Speeches & Floor Statements
Posted on September 10, 2004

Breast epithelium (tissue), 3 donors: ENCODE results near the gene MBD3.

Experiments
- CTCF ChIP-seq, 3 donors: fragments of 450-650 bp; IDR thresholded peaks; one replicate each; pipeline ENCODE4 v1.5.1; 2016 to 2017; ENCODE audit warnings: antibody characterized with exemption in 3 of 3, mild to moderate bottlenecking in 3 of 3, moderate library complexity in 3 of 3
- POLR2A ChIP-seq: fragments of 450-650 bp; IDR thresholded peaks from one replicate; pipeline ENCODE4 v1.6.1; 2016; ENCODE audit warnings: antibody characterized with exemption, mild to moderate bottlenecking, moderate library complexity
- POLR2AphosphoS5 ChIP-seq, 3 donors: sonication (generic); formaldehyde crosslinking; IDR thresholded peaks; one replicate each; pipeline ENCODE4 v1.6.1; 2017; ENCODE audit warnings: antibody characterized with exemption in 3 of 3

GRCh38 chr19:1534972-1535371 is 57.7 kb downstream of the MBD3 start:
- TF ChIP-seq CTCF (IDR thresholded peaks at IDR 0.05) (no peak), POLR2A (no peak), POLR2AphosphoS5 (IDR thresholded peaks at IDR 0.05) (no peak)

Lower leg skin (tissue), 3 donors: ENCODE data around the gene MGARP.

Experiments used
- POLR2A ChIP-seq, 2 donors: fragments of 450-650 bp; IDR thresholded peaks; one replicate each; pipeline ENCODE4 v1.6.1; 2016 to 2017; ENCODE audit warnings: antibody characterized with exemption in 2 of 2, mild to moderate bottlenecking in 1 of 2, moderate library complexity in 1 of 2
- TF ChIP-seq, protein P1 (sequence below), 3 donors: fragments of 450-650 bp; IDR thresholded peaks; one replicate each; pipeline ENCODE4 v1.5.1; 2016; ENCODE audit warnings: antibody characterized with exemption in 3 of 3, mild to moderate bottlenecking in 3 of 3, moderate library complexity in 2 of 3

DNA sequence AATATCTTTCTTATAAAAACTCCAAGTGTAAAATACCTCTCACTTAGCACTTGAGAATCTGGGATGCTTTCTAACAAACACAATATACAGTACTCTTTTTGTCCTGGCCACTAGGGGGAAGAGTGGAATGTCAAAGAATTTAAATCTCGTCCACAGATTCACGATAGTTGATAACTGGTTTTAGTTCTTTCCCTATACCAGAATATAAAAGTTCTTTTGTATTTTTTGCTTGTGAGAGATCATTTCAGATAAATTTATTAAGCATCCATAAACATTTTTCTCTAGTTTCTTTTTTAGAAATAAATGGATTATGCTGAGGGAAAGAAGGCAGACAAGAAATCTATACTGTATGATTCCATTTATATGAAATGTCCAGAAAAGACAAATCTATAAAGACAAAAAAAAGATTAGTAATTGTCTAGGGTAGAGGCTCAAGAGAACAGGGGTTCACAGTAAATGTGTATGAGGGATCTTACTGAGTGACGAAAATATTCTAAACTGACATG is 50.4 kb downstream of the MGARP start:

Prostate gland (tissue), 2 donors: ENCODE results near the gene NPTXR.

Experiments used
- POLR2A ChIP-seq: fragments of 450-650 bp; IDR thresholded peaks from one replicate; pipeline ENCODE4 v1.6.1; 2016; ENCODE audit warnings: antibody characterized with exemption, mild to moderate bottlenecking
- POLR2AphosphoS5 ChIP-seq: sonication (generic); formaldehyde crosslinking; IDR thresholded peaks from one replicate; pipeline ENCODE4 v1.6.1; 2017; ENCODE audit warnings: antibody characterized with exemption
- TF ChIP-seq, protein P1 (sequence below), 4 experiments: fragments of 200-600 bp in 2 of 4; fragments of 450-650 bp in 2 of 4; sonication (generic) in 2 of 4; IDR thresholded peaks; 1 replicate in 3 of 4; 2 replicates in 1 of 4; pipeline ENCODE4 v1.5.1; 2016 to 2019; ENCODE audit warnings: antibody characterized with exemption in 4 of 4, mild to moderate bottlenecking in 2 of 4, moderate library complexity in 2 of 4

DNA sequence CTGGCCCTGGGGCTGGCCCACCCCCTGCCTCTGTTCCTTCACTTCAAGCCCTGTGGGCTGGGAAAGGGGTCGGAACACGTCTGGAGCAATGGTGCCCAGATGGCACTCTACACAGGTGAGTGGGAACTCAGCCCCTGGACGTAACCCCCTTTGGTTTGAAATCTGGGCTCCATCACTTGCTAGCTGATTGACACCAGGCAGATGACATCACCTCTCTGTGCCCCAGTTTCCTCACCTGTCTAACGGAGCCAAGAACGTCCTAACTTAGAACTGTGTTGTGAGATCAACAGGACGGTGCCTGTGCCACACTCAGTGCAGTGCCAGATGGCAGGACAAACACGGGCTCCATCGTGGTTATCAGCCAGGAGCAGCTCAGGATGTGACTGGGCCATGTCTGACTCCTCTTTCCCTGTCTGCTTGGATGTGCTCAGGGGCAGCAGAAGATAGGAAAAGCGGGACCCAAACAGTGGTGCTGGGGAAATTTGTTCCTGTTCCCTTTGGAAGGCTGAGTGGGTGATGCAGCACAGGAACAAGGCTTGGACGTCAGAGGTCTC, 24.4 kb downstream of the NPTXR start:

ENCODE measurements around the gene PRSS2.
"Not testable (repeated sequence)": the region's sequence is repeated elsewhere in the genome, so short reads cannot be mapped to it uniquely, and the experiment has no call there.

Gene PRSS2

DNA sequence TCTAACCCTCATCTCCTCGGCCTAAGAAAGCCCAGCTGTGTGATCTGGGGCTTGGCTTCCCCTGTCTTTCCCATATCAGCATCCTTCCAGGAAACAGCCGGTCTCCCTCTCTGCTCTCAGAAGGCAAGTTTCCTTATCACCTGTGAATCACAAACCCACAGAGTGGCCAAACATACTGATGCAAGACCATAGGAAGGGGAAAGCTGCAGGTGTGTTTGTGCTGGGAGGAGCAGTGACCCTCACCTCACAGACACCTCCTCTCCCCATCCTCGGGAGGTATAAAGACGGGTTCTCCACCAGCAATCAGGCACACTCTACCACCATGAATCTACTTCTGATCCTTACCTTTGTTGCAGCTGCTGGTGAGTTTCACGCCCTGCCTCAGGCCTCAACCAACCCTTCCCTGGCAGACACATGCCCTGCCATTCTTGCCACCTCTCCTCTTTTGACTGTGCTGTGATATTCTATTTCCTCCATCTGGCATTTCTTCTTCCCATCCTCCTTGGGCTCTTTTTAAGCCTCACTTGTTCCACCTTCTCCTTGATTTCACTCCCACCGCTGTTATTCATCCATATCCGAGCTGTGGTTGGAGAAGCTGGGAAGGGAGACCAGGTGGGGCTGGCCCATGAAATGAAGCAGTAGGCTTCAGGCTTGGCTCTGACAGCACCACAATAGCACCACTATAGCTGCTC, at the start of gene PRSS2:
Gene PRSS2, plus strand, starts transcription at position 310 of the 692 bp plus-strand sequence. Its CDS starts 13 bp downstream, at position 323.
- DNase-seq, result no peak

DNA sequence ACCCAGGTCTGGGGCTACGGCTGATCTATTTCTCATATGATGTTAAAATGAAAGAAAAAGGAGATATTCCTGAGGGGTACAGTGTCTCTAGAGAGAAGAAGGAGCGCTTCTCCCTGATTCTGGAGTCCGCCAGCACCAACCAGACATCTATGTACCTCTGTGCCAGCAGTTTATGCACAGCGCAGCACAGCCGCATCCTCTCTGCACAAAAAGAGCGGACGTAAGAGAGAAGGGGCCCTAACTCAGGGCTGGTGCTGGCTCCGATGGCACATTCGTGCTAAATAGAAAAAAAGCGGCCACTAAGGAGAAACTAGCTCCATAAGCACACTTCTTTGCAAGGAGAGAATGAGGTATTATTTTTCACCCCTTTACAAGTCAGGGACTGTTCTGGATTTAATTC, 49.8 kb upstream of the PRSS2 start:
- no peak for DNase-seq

Mr. President, the purpose of my remarks this morning is to suggest a way to come to a solution in the debate we have been having about to what extent Congress should interfere with state and local regulation and taxation of high-speed Internet access. In April, after many months of discussion, the Senate came to a good temporary compromise on this issue. The Senate legislation allows states already collecting taxes on Internet access to continue to do so for two to four years, depending on the type of access taxed. It makes clear that state and local governments can continue to collect taxes on telephone services, including telephone calls made over the Internet. Our work here modified legislation that came over from the House of Representatives that would have permanently taken away state and local authority to include high-speed Internet access in its taxation plans and would have put at risk literally billions of dollars in revenues that states, cities and towns now depend on to pay for police, schools, parks and other local services. Both sides have legitimate points to make here. It is a conflict of the principles of federalism and free markets. And, I believe, it is a debate about whether there is any justification for giving additional government subsides to the high-speed Internet access industry, which so far as I can tell must be already the most heavily subsidized new technology in America today. For now, I would respectfully suggest that the logical course would be for the House of Representatives to adopt the Senate modifications. This would provide temporary certainty in this policy area, but it is an unsatisfactory long term solution. For the long term, here is my suggestion: I propose that representatives of states, cities and counties and the telecommunications industry meet together between now and the opening of the 109th Congress in January and develop a framework to assist Congress in dealing with how to approach this highly technical but very important set of issues. In developing this framework, I suggest the parties should abide by the following principles: 1. First, separate the issues of taxation and regulation. This fall, in some preliminary work on legislation proposed by Sen. Sununu, the Senate Commerce Committee did just that. It produced a bill regarding the regulation of Internet telephony but also preserved the right of state and local governments to make their own decisions about how to tax the industry. Put in its simplest terms, I agree that it makes sense to have a different, simpler kind of regulation of this new technology, which we call "broadband." But I want to achieve this in a way that does no harm to state and local government revenue bases. 2. Second, when making decisions about regulation, the principle to honor should be simplicity so that the new technology can continue to flourish. Voice over the Internet technology is not the same as plain old telephone service, and our regulatory structures need to recognize that. 3. Finally, in determining tax policy, the principles should be simplicity, certainty and doing no harm to state and local governments. There are more than 11,000 state and local tax jurisdictions in the United States of America. Obviously, it would be burdensome for a small Internet telephone company who offers services in most or all of those districts to file that many (or more) tax returns. On the other hand, there is no justification for depriving a state or local government of 5-10 percent of its existing revenues simply to exempt an already heavily subsidized industry from paying its fair share of taxes. Inviting those who will be most affected by our decisions about taxation and regulation to suggest a policy to us is not a new idea. For example, in February of this year, the Voice on the Net Coalition announced that a number of VOIP providers would work together to establish voluntary agreements on how to integrate E-911, access for the disabled, and CALEA (government wiretapping) into this next generation of telephone technology. They might well also consider including universal service in this discussion, providing telephone service to people in rural areas. In another example of groups working outside the Congress, for the last several years, in something called the "Streamlined Sales and Use Tax Project"- states have been building the technical and legal foundations for a system in which online merchants would be required to collect taxes on sales over the Internet and forward the money to the state where the buyer lives. This will make it much easier for Congress to then enact legislation authorizing such collections. In the same way, I believe industry representatives, working with state and local representatives could quickly suggest a framework that would make our work here in Congress simpler and speedier. If this does not happen, I believe we are in for a long debate with the likelihood of a poor result or even no result. This would serve no one's purpose. The telecommunications companies and high-speed Internet access industry would benefit from certainty and simplicity. Governors, legislators, and mayors at the same time need to know where revenues are coming from. They want certainty too. And there are other, bigger fish to fry. The Telecommunications Act of 1996 needs a fresh look in some fundamental ways. State and local governments would like to move ahead with their "streamline tax" project. Neither is likely to happen until the Internet access tax issue is resolved. Let me say one final word about the technology we are discussing high-speed Internet access, or as we sometimes call it, broadband. There were dire predictions that if states were allowed to keep taxing this access that it would become a terrible burden for the industry, restrict its growth and put the United States in some technological backwater. Nothing could be further from the truth. Almost everyday in my mailbox comes a new offer from someone to sell me high-speed Internet access. From my phone company. From my long distance company. From my satellite TV company. Electric companies are selling high-speed Internet access. Next thing you know, I expect the milkman to show up offering to provide me with high-speed Internet access. And the prices, as usually happens with a new technology and competition, are going down. Most of the offers I have received in my mailbox are in the range of $20 a month. And in many states - Texas is one of them - these costs to the consumer are further reduced by government subsidy. · Market data from the research firm Nielsen/NetRatings shows that in July 2003, 38 percent of home-based Internet users had broadband connections. One year later that number has jumped to 51 percent (Source: NewsFactor Network, "Broadband Usage Hops Past Dial-up," August 19, 2004). · The same report shows that the number of broadband connections altogether in July 2004 rose 47 percent from a year ago (Source: Id.). · Meanwhile, investment in broadband over power lines (BPL) access is gaining steam. According to the Chartwell research firm, the percentage of utility companies planning or considering BPL deployment rose from 6 percent in 2000 to 20 percent in 2003 (Source: Network World, "Broadband Over Power Lines Gaining Steam," August 23, 2004). · Internet telephony - VOIP - is experiencing the same rapid growth. · According to the Telecommunications Industry Association, by the end of this year - in just 4 months - there will be 6 million VOIP access lines. They expect that figure to rise to more than 19 million by 2007 (Source: TIA's TechTrends, May 2004). · Cablevision Systems began offering VOIP service in November 2003 and in two months had 29,000 customers and was signing up new customers at a rate of 2,500 per week (Source: Id.). · The VOIP explosion has hit traditional telephone service providers. In August, The Washington Post reported that both MCI and AT&T's traditional long distance services are suffering in part from the increase in VOIP service (Source: Washington Post, "MCI May Write Down Value of Assets," August 10, 2004). · As a result, even these companies have moved into the VOIP market. AT&T has introduced its CallVantage VOIP service and now has it available in 39 states and the District of Columbia (Source: Forbes.com, "Talk to Me," August 24, 2004). · Sprint has teamed with Time Warner Cable to begin offering VOIP service to 11 million customers and is forging new relationships with other cable providers to expand its service's availability (Source: Associated Press, "Sprint, Mediacom Announce VOIP Deal," August 25, 2004). · Finally, one of the pioneers of the VOIP industry, Vonage, announced in August that investors had sunk another $105 million in venture capital into the company the largest venture capital deal to date this year (Source: The Deal.com, "VOIP Startup Vonage Collects $105M," August 2004). The bottom line is this: Broadband continues to be adopted at a faster rate than CD players, cell phones, color TVs, and VCRs during the same periods in their development (Office of Technology Policy - Department of Commerce, Understanding Broadband Demand, September 2002). As the Congressional Budget Office has specifically told Congress, there is absolutely no justification whatever for additional government subsidy for this industry. High-speed Internet access is a fine, remarkable, admirable, new technology, but so was television, so was radio, so was electricity, so was the internal combustion engine. It is not the American way to subsidize such new inventions; it is the American way to let them earn their way forward in the marketplace. Americans never got a tax break to buy a TV set and TV manufacturers never got a subsidy, as far as I know, to build them, yet 30 years after they were introduced to the market, almost 90 percent of Americans owned a television set. Telephone companies introduced cell phones without any prompting from the U.S. government and in less than 15 years more than 40 percent of all households now own cell phones. And, of course, what is especially galling to me is that Congress would even consider creating this big tax break for Internet access companies - and then send the bill for that tax break to state and local governments who are already struggling with additional costs because of our failure to create a rational health care policy, and our failure to create a national immigration policy and our bad habit of enacting expensive ideas in Washington, taking credit for them, and then sending the bill for them to mayors, governors, legislators and city councilmen and councilwomen. So my hope is that telecommunications industry representatives, governors and mayors will spend some time with one another during the next three or four months and figure out a framework for resolving how the Congress should approach these issues in the most sensible way. I would be glad to be a part of such discussions if it would be helpful. I am sure other members of Congress would. The Federal Communications Commission could provide technical advice. And may I say one word to governors and to mayors, and perhaps I can do this appropriately because I once was a governor. I know the governors are busy, and they have staffs to help them do their work, but this matter will not be resolved by a few phone calls by governors or by staff members talking to staff members on Capitol Hill. If governors and mayors want the Internet tax issue resolved in a way that does no harm to state and local governments, in a way that does not threaten 5-10 percent of their tax base, in a way that doesn't cost them billions of dollars - the governors and mayors are going to need to become personally involved in helping to resolve this issue, in meeting with telecommunications industry representatives and coming up with a rational way to provide certainty and simplicity for this new technology, and at the same time do no harm to state and local governments. I believe this would be the speediest, most sensible way to resolve the conflict we have here between principles of federalism and free markets and to clear the way for Congress to move beyond the issues of taxing and regulating high-speed Internet access to other larger, more important telecommunications policy issues.